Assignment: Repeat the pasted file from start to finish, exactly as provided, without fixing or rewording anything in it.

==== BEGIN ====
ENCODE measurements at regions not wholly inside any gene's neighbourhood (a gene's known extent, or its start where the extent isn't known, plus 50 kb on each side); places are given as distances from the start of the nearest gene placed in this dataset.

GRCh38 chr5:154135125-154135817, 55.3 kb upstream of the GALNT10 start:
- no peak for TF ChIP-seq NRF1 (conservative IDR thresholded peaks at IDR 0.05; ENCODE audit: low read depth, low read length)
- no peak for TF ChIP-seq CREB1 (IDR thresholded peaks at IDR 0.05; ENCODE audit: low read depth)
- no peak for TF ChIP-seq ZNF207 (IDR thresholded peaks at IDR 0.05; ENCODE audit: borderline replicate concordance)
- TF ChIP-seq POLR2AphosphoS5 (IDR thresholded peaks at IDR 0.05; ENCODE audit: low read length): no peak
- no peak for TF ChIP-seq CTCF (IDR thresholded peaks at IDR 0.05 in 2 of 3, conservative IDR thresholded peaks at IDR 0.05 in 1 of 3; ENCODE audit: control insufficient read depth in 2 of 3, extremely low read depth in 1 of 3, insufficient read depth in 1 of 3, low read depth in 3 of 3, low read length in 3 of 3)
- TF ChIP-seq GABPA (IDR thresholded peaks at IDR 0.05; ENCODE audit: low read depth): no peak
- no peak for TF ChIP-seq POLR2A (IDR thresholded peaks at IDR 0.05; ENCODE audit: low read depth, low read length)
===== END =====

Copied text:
ENCODE measurements at regions not wholly inside any gene's neighbourhood (a gene's known extent, or its start where the extent isn't known, plus 50 kb on each side); places are given as distances from the start of the nearest gene placed in this dataset.

GRCh38 chr5:154135125-154135817, 55.3 kb upstream of the GALNT10 start:
- no peak for TF ChIP-seq NRF1 (conservative IDR thresholded peaks at IDR 0.05; ENCODE audit: low read depth, low read length)
- no peak for TF ChIP-seq CREB1 (IDR thresholded peaks at IDR 0.05; ENCODE audit: low read depth)
- no peak for TF ChIP-seq ZNF207 (IDR thresholded peaks at IDR 0.05; ENCODE audit: borderline replicate concordance)
- TF ChIP-seq POLR2AphosphoS5 (IDR thresholded peaks at IDR 0.05; ENCODE audit: low read length): no peak
- no peak for TF ChIP-seq CTCF (IDR thresholded peaks at IDR 0.05 in 2 of 3, conservative IDR thresholded peaks at IDR 0.05 in 1 of 3; ENCODE audit: control insufficient read depth in 2 of 3, extremely low read depth in 1 of 3, insufficient read depth in 1 of 3, low read depth in 3 of 3, low read length in 3 of 3)
- TF ChIP-seq GABPA (IDR thresholded peaks at IDR 0.05; ENCODE audit: low read depth): no peak
- no peak for TF ChIP-seq POLR2A (IDR thresholded peaks at IDR 0.05; ENCODE audit: low read depth, low read length)